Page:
Heidegger highlights the impossibility of this statement, we cannot detach ourselves from reality enough to make this distinction. We are in the world and therefore our experience of it, and thoughts about it, are inextricably linked to it, as are all other ‘beings’, artworks included. (Bolt, 2011) This is a stance that resonates deeply with me, and a perspective I have long had without necessarily being able to articulate it.
In ‘The Essence of Truth’ he proposed the idea of caring as a catalyst for truth. (Stanford, 2015) (the word caring, as above, is seen as an interest of some kind) To Heidegger, you must care about something before you can know the truth about it, another resonating thought. Our being exists in the universe, with numerous external influences happening constantly, our interest is drawn, which leads to the uncovering of truth.
Truth is rarely something easily seen and is more often read or interpreted. In this way caring can also be described as an effort, I think, in that we must first engage with something to comprehend the truth of it, which takes an effort of some kind.
The overwhelming amount of ‘things’ to care about, even in daily life, leads Heidegger to compare being alive “to be[ing] surrounded by the hidden.” (Stanford, 2015)
I like this perspective on truth, as it acknowledges an element of autonomy in truth, that it can objectively exist, to some extent, external to the human perceiving it, and it therefore re can be discovered in some way.
Heidegger wrote extensively on the notion of the hidden, and in relation to art - which he saw as a process of revealing the hidden. (Stanford, 2015)
In his essay ‘The Origin of the Work of Art’ published in 1950, Heidegger rejected earlier views of aesthetics, and art, as imitation or reflection, aligning it instead with ideas of truth and beauty. This essay shows once more Heidegger's view art objects can be seen as objectifications of truth, a way to reveal “that which is”. (Heidegger, 2008)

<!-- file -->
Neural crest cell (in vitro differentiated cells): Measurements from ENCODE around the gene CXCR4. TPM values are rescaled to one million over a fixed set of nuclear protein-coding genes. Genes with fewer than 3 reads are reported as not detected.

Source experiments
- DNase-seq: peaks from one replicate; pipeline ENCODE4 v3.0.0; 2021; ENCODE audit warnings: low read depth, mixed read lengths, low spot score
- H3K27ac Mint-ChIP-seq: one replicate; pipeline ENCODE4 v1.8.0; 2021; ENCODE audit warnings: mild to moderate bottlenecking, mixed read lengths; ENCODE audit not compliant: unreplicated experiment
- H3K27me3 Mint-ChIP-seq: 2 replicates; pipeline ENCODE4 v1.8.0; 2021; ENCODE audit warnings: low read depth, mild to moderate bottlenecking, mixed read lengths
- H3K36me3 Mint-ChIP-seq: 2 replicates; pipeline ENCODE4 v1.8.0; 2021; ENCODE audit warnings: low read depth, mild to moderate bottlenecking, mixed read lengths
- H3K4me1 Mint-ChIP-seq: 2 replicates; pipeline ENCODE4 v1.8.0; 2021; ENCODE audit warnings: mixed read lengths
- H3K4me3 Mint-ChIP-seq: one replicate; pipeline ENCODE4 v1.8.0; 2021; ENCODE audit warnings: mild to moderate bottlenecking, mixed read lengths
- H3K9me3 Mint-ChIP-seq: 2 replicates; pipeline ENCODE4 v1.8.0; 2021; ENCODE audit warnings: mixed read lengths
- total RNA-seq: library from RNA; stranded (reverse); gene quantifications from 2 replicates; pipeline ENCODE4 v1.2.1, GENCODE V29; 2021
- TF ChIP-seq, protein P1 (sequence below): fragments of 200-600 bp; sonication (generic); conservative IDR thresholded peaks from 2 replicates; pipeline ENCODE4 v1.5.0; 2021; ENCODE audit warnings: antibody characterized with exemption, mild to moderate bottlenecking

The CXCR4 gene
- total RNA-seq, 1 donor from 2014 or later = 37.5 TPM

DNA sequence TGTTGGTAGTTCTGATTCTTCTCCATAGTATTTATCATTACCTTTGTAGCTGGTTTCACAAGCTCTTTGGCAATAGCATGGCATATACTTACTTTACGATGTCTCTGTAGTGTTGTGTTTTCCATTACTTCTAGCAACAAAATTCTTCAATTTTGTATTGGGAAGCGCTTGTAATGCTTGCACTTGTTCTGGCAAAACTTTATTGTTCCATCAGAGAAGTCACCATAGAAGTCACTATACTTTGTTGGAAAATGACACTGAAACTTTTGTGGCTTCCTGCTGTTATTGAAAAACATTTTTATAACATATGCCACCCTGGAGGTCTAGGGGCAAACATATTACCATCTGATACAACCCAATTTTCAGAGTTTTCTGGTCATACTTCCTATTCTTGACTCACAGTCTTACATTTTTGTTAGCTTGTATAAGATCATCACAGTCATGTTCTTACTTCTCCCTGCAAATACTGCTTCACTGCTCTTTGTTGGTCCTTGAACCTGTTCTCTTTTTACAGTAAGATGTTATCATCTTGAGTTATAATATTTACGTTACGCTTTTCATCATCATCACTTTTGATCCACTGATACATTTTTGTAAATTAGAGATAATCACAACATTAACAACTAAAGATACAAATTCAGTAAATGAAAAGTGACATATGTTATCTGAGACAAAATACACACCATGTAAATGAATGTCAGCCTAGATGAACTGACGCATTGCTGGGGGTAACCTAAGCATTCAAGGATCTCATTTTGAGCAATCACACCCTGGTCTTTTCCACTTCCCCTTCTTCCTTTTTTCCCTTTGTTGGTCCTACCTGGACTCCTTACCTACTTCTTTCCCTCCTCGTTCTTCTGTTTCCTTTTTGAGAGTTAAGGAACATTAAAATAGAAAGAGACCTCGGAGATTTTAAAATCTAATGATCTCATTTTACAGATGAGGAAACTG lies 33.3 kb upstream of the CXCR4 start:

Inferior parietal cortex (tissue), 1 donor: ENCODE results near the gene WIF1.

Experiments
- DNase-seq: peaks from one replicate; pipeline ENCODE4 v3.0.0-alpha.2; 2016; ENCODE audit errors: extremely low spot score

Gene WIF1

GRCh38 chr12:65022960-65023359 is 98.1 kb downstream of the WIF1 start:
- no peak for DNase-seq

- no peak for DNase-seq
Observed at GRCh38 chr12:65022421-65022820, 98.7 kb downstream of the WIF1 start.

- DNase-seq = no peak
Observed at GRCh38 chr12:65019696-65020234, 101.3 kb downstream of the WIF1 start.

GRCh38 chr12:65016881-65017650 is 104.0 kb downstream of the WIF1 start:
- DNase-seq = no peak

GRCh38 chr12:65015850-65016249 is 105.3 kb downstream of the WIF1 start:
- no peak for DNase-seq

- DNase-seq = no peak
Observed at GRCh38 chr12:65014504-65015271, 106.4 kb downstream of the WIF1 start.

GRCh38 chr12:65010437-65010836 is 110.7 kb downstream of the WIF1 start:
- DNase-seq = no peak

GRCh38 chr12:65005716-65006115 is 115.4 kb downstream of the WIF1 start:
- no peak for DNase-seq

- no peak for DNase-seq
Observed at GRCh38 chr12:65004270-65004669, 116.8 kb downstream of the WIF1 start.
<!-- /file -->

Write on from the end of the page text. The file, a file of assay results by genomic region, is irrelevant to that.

Heidegger describes the relationship between artist and artwork as a dynamic, which can be compared to Derrida’s description of the frame. "The artist is the origin of the work. The work is the origin of the artist. Neither is without the other. Nevertheless, neither is the sole support of the other." (Heidegger, 2008)
Art is separate from the two again, Heidegger saw art as the source for both artwork and artist. In this way, art becomes both the origin of and the goal for the artist and artwork, a cyclical dynamic relationship. A view I find particularly interesting, and something that has inspired a great deal of thinking.
This separation of artwork(object), artist(subject) and art(process) has been discussed further by the modern understanding of visual culture, and the semiotic interpretation of it. That meaning is external to the work as well as internal (or both as Derrida argued) is widely accepted, Heidegger seems to advocate the necessity of understanding the separation and the reliance of each upon the others.
Viewing art as both origin and goal leads to a confusing cyclical thought process about which came first, and how the relationship works exactly. Trying to find the essence of artwork and artist would seem to be a route to finding the essence of art. Heidegger chooses to try for the artwork first, as it is seemingly more concrete than their human counterparts. (Stanford, 2015)
According to Heidegger, and others, artworks can be defined through a set of traits but must be a ‘thing’ in themselves. The definition of a ‘thing’ seems to vary massively. (Stanford, 2015)
This appears to relate to Wittgenstein's ‘family resemblance’ theory.
Being an artist i am primarily interested in Heidegger's theories of aesthetics. Heidegger saw art as something with an inherent value, as an activity, in addition to the value found in the experience of art. He argued that art has a purpose in terms of history, and a form of marking ‘being’ and truth in culture. (Stanford, 2015)
In simple terms he saw the value of art as more than an appreciation of aesthetics, and that by reducing art to a form of sensory entertainment we are missing much of its true value, and purpose in the development of consciousness and understanding of beings.
Artworks are more than simple memesis, they are steps in the meaning of what it is to exist.
It could be described as; Art is the science of the senses. The -ology of the senses, using the senses.
“modern aesthetics is born of the aspiration to be “in the field of sensuousness what logic is in the domain of thinking” (Stanford, 2015)
Heidegger related art and philosophy to ‘movement’, as both a need to be aware of habitual behaviours and a deeper exploration of the ways beings create and interact with art and philosophy. (Bolt, 2011)
This is a thought I plan to return to as it is an exploration of these behaviours where I find my process sits.